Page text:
The Scottish Government announced today a series of emergency measures to help combat the rising cost of living. Two new measures specifically apply to the private rented sector (PRS); a suspension on evictions during winter and a rent freeze on existing tenancies to run from today until at least the end of March next year.

What does a rent freeze mean for landlords with existing tenancies?

The short answer: it’s not a big deal.

Given everything that’s going on relating to the cost of living and how much rents have risen in the last 2 years, rent increases this winter would be inappropriate and unnecessary. Going into any winter in the PRS, but especially this one, it’s the prerogative of landlords to keep tenancies going. It is certainly not to put their tenants under increasing financial pressure.


What about the moratorium on winter evictions?

This legislation is intended to prevent homelessness this winter and it’s easy to understand why this has been introduced. It’s extremely rare for a Umega tenancy to end in an eviction (less than 1 in a 1,000 tenancies) but there could be a fringe case where the suspension of winter evictions will make a bad tenancy situation worse. This legislation is complicated in that it covers a number of different contexts and reasons for tenancies coming to an end. The extent to how potentially damaging this will be for landlords depends on their situation.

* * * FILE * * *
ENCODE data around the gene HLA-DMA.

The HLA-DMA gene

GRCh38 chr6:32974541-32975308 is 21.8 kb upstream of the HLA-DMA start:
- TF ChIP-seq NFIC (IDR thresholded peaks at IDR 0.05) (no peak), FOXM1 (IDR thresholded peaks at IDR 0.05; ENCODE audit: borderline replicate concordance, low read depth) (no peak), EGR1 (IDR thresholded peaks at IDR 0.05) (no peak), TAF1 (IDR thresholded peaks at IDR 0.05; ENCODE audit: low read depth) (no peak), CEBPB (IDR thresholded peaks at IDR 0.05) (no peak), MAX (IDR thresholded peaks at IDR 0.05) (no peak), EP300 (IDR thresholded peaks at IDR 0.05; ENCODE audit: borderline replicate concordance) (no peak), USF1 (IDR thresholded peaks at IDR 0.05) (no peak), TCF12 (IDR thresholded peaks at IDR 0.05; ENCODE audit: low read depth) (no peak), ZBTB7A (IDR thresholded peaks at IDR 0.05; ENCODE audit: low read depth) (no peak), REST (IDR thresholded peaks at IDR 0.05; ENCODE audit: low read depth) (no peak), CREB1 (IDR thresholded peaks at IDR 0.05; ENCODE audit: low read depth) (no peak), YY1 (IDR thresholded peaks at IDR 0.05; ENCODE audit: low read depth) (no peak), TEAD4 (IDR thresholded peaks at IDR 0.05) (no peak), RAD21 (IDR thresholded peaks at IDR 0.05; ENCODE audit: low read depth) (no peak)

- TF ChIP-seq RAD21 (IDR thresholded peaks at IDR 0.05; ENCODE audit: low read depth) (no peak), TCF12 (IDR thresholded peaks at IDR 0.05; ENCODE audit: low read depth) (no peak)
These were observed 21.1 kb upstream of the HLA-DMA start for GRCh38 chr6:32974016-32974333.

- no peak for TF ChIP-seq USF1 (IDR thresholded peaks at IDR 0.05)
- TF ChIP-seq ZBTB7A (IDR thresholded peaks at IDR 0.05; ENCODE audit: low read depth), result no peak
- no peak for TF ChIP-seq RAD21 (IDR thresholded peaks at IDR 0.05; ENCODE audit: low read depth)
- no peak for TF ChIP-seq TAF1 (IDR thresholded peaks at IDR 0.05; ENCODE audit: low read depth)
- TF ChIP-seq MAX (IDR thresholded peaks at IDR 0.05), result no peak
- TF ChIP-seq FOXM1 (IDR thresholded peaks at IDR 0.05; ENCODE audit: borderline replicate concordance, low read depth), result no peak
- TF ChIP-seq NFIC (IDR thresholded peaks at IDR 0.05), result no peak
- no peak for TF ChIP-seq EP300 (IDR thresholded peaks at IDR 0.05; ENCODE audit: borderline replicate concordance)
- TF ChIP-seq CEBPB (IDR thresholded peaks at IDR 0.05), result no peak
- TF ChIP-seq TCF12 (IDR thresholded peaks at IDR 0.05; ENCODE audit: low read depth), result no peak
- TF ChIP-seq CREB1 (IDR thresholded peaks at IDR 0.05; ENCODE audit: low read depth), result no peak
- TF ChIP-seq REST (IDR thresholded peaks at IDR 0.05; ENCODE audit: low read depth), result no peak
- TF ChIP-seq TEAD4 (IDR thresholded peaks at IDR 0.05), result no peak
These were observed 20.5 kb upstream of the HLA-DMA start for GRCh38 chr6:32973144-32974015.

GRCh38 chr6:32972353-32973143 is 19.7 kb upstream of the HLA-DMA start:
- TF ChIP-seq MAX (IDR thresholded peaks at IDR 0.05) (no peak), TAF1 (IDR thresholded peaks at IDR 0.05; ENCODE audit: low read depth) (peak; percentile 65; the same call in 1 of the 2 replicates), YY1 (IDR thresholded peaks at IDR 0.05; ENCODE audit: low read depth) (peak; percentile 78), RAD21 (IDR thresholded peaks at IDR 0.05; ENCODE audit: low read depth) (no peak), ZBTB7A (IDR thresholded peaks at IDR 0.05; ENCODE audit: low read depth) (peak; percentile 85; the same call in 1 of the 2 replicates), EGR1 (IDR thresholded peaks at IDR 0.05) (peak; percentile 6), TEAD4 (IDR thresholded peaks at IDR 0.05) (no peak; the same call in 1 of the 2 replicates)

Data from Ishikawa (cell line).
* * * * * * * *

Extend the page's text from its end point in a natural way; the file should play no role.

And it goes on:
Rental properties are in short supply. How will this affect new landlords in the market?

It won’t affect them at all. 

For first-time landlords who are renting their property for the first time, they will not be impacted by either of these temporary changes. This is because a rent on a new tenancy is not normally reviewed in the first year of a new tenancy (hence not relevant to the 6 month rent freeze) and it’s extremely unlikely (and unlucky) if a landlord was looking to gain an eviction order before March next year for a new tenancy.


In Summary

The response from our industry to today’s announcements will undoubtedly be about how this is bad news for landlords and an anti-landlord move from the Scottish Government. In reality, this is a move that will be a welcome relief for many tenants without a significant negative impact on the vast majority of landlords. 


While we would like to see the Scottish Government do more to encourage new landlords into the sector, as well as improve the deal for tenants, today’s announcements should help reduce some of the fear tenants will be feeling about rising costs everywhere else this winter.